Last week, Harvard Business School hosted a conference in New York to talk about how the U.S. could continue to support “high and rising living standards for Americans” in the face of global competition. It was a lively discussion, leading to many good, if familiar, economic-policy ideas for increasing productivity in the U.S.
Unfortunately, this conversation largely ignored the key constraint to many of the policy recommendations: the rise of hyperpolarization in Congress. If business leaders want better economic policy, they need to first help elect more moderates to Congress.
The conference was centered on a survey of 10,000 Harvard Business School graduates, conducted in October 2011 by Michael Porter and Jan Rivkin, professors at the school. A quarter of the respondents had achieved the rank of chief executive, president or chairman of a corporation, or the equivalent.
Some of the survey’s most interesting questions had to do with decisions about location. More than 40 percent of people who participated said their firms had faced decisions about siting new businesses or relocating existing ones within the past year, and almost 20 percent of them had been personally involved in making the decision.
Return to U.S.
The good news: Three-quarters of the 93 decisions about whether to relocate existing business to the U.S. were positive. Hence some of the recent press about a wave of “on-shoring.” Similarly, more than half the decisions made about siting new businesses resulted in a decision to put them in the U.S. The bad news: The majority of location decisions (607 out of the 1,007 total) involved whether to move existing business out of the U.S., and almost all of those resulted in such a move. All told, almost 70 percent of the decisions resulted in business being located abroad rather than in the U.S.
The Harvard Business School alumni provided a set of recommendations for policy makers. They are familiar ones to those who follow policy debates -- including simplifying the tax code, reforming immigration policies, investing in infrastructure, and strengthening the use of cost-benefit analysis in the regulatory system.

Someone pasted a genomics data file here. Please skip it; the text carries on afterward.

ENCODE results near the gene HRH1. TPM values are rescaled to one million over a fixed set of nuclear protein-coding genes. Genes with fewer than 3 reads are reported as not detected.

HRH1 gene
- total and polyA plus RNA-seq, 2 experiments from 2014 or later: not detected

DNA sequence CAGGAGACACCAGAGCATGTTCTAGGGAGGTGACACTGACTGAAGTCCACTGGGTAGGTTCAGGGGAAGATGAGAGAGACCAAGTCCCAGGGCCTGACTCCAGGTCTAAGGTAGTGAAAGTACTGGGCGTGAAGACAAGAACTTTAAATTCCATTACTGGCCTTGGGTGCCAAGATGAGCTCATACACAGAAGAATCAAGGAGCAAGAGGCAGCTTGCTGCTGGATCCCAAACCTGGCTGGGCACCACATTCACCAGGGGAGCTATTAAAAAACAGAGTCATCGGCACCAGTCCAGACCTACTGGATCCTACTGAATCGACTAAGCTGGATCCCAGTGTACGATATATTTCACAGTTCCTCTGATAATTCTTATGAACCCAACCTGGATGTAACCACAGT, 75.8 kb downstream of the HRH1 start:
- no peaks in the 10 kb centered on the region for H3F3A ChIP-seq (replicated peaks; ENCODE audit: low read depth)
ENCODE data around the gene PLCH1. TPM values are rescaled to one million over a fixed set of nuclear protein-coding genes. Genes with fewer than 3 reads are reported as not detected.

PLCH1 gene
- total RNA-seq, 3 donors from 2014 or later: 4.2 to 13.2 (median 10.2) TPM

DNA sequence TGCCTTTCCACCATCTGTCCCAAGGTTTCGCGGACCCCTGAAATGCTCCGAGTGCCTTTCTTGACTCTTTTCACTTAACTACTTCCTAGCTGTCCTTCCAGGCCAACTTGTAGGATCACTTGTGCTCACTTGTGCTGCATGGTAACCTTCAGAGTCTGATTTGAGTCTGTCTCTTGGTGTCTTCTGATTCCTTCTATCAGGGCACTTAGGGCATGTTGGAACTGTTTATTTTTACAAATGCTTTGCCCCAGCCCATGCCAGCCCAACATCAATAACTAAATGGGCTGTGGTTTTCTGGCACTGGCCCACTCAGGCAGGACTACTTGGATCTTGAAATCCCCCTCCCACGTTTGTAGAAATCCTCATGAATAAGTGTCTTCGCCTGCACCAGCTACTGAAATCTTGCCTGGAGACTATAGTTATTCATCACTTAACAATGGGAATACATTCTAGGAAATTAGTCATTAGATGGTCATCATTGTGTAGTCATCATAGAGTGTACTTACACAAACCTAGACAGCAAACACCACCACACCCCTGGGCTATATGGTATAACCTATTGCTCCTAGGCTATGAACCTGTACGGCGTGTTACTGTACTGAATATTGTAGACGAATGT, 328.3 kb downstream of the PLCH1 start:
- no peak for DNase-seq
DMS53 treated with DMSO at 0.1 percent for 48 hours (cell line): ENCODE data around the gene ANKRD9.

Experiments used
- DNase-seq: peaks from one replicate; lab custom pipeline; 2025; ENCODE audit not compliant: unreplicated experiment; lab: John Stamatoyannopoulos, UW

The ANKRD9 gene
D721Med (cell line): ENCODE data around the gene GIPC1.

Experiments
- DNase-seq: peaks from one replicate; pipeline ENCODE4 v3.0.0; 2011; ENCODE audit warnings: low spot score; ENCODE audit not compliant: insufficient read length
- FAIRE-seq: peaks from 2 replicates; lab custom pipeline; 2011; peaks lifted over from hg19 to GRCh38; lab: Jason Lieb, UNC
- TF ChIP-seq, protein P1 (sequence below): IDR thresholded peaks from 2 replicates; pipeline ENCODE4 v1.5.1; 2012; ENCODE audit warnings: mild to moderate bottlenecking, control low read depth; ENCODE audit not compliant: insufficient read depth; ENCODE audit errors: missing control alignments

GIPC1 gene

Depending on how they were carried out, such changes could help attenuate (even if they wouldn’t eliminate) the effects on wages for many Americans from an increasingly globalized workforce, which under some estimates has quadrupled over the past three decades.
The main challenge, however, is not to come up with such a list of productivity-enhancing policy suggestions. It is, instead, to figure out how they could be enacted.
Corporate leaders who are interested in this agenda should therefore walk across the Charles River from the business school to the Kennedy School of Government and ask how they can help to elect more moderates to Congress who could carry out the laundry list of policy recommendations they support.
In particular, the decline in moderates in Congress -- exemplified most recently by the announcement from Senator Olympia Snowe that she will retire -- and the associated rise of hyperpolarization impedes policy making.
Nolan McCarty, a political scientist at Princeton University, has recently examined the issue and concluded that polarization substantially impairs legislative productivity. McCarty writes that, under one way of analyzing the question, “the least polarized congressional term produces a whopping 166 percent more legislation than the most polarized.”
Perhaps even more disturbingly, McCarty argues that in a polarized Congress any legislation that is passed is of poorer quality, thanks in part to the power of extreme factions.
Increasing Political Polarization
So while it is commendable that business leaders take the time and effort to recommend specific policies, their work will be ineffective as long as they ignore the problem of increasing political polarization.
What specifically could business leaders do to reduce the problem? The evidence suggests that although the public has become more polarized in recent decades, it remains more centrist than the Congress itself. That difference creates an opportunity for efforts to reduce the polarization in Congress to the level we see in the population.
The most realistic approach is to work to elect moderate representatives in House districts that do not swing hard one way or the other and moderate senators in states that are relatively evenly divided politically.
This strategy is more auspicious than betting on a third-party candidate to win the presidential election. (If someone from a third party did reach the White House, what would he or she do with a bimodal Congress anyway?)
Business leaders interested in American productivity already have plenty of good ideas for increasing it. But the first thing they should do is get involved in good old-fashioned electoral politics to boost the number of moderates in Congress.
(Peter Orszag is vice chairman of global banking at Citigroup Inc. and a former director of the Office of Management and Budget in the Obama administration. The opinions expressed are his own.)
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